As of noon today, the ice was still holding.  I’m posting this in the late evening, and for all I know the river ice may have broken this afternoon.

According to a couple of guys I know who keep track of these things, in the last 20 or so years the ice has gone out as early as March 30 and as late as April 26, with the average being around April 12.  It’s been a cold spring, but the forecast is for warm weather this Easter weekend.

I”m going to go out on a limb and make a guess that the ice will break on April 15.

No bets will be taken.

Brother Ansgar’s technical support call

Tuesday, April 7th, 2009

An intellectually honest atheist

Monday, April 6th, 2009

Singer writes, “My colleague Helga Kuhse and I suggest that a period of 28 days after birth might be allowed before an infant is accepted as having the same right to life as others.” Singer argues that even pigs, chickens, and fish have more signs of consciousness and rationality—and, consequently, a greater claim to rights—than do fetuses, newborn infants, and people with mental disabilities. “Rats are indisputably more aware of their surroundings, and more able to respond in purposeful and complex ways to things they like or dislike, than a fetus at 10- or even 32-weeks gestation. … The calf, the pig, and the much-derided chicken come out well ahead of the fetus at any stage of pregnancy.”

Some people consider Singer a provocateur who says outrageous things just to get attention. But Singer is deadly serious about his views and—as emerged in our debate—has a consistent rational basis for his controversial positions.

To understand Singer, it’s helpful to contrast him with “New Atheists” like Christopher Hitchens, Daniel Dennett, and Richard Dawkins. The New Atheists say we can get rid of God but preserve morality. They insist that no one needs God in order to be good; atheists can act no less virtuously than Christians. (And indeed, some atheists do put Christians to shame.) Even while repudiating the Christian God, Dawkins has publicly called himself a “cultural Christian.”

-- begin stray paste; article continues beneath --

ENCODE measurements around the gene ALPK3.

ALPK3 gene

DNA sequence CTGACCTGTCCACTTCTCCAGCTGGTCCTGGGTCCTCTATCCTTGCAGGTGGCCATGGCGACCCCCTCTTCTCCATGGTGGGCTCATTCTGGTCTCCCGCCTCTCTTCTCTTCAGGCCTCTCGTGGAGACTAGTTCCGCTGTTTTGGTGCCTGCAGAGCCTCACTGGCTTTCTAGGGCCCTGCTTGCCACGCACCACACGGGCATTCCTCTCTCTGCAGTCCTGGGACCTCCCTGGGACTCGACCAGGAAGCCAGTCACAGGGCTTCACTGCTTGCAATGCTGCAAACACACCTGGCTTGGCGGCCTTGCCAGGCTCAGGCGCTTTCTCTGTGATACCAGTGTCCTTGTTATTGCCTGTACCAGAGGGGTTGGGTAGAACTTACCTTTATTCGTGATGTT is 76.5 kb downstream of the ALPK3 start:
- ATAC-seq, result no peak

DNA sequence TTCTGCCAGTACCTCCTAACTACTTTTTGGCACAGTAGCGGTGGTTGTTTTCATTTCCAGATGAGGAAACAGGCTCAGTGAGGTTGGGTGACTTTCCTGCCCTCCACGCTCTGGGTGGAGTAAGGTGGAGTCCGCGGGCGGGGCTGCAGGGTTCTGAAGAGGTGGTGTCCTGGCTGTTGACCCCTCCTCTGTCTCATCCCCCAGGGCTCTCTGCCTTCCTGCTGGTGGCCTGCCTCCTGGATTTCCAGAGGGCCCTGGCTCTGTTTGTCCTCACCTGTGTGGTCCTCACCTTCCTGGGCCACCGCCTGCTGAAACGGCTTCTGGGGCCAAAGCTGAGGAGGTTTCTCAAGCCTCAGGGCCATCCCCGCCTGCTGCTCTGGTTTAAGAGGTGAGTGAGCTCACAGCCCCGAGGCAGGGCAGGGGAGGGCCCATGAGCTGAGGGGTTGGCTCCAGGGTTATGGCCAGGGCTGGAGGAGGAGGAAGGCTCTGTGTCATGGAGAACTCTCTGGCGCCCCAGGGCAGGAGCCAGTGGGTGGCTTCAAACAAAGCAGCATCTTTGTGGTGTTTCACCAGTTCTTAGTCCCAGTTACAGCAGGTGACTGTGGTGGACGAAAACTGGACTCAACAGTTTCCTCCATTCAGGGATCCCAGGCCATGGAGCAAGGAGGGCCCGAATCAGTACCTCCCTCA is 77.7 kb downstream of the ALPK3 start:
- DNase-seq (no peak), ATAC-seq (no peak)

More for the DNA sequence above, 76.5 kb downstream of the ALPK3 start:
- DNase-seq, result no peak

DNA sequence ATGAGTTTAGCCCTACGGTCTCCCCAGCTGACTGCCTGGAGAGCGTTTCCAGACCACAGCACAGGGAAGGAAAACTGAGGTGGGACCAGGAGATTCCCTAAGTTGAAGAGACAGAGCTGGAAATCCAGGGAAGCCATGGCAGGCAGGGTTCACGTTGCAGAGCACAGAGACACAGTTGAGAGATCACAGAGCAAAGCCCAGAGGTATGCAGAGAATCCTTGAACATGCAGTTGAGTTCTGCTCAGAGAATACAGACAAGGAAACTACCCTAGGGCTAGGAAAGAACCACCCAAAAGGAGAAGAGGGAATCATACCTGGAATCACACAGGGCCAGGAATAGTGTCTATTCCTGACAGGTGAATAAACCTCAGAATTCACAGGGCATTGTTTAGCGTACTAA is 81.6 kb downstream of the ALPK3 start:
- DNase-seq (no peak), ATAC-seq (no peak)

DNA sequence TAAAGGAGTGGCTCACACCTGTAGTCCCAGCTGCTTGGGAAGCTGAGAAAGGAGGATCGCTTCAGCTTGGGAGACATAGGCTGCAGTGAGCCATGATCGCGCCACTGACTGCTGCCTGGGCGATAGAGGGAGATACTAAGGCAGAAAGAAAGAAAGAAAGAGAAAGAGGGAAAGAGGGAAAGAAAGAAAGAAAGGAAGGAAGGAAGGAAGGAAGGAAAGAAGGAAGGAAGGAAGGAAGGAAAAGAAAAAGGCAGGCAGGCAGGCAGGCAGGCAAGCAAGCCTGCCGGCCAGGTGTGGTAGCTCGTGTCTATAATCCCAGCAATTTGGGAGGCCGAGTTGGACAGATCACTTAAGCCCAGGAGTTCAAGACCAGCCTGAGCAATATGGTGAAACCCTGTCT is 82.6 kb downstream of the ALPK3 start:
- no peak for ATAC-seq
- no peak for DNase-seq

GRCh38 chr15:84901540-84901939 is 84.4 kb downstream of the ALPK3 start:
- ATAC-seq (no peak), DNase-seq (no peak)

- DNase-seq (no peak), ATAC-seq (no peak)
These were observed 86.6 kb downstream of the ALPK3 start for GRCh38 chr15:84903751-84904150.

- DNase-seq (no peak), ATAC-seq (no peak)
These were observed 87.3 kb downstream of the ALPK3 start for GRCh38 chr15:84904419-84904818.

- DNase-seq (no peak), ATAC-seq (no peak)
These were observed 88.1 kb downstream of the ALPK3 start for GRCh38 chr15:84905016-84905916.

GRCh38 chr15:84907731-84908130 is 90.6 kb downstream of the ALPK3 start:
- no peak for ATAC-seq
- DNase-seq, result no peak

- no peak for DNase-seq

Dinesh D’Souza in Christianity Today, on the intellectual honesty of bioethicist Peter Singer.

More toilet talk – MaP

Sunday, April 5th, 2009

In my continuing research on low-flush and dual-flush toilets (following up on my previous post), I came across a fascinating report.  It describes the standardized methodology for testing how well various toilets do at flushing away the solid stuff.

Apparently people in a lab somewhere use 50 gram preparations of soybean paste in latex casings.

Cased media - soybean paste for MaP

The pass/fail level is 250 grams, i.e. five chunks of soybean paste.

The original minimum performance benchmark adopted by MaP was 250 grams (250g) of waste. That is,
a toilet fixture should completely evacuate at least 250g of waste in a single flush action. This value is
based on the results of a British medical study (Variability of Colonic Function in Healthy Subjects) that
identified 250g as the average maximum fecal size of the male participants in the study. Thus, any toilet
that meets or exceeds the 250g performance threshold should meet customer expectations for flushing.

Now I know that the people who produced this report are performing a good public service, since not all toilets are created equal and the consumer should know what to expect before testing the new throne out.  However the image of white-jacketed lab workers flushing re-usable tubes of soybean paste down the toilet while taking notes on a clipboard just strikes me as funny.

But it sure beats some of the possible testing options.

Anyway, yesterday I installed our new dual-flush toilet.  It’s a Rona Collection EL, made by Foremost (MaP Test Report No. 8-530).  It’s rated as capable of evacuating 700 grams of solid waste (i.e. 14 chunks of soybean paste) on a 6 litre flush,  so I think it should meet my solid waste removal needs.


Wednesday, April 1st, 2009

He makes grass grow for the cattle,
and plants for man to cultivate—
bringing forth food from the earth:
wine that gladdens the heart of man,
oil to make his face shine,
and bread that sustains his heart.

- Psalm 104: 14-15

For John came neither eating nor drinking, and they say, ‘He has a demon.’ The Son of Man came eating and drinking, and they say, ‘Here is a glutton and a drunkard, a friend of tax collectors and “sinners.”
- Matthew 11:18-19a

“Do not suppose that abuses are eliminated by destroying the object which is abused.  Men can go wrong with wine and women.  Shall we then prohibit and abolish women? The sun, the moon, and the stars have been worshiped.  Shall we then pluck them out of the sky?”
- Martin Luther

A recent discussion on a friend’s blog on the topic of alcohol consumption by Christians – moderation vs. abstention – set me checking some sources, and I came across a 7-part blog series called, “God Gave C2H6O”.  I think it makes a strong biblical case for moderate drinking.  If interested, start by clicking here for Part 1 and follow the links to subsequent parts.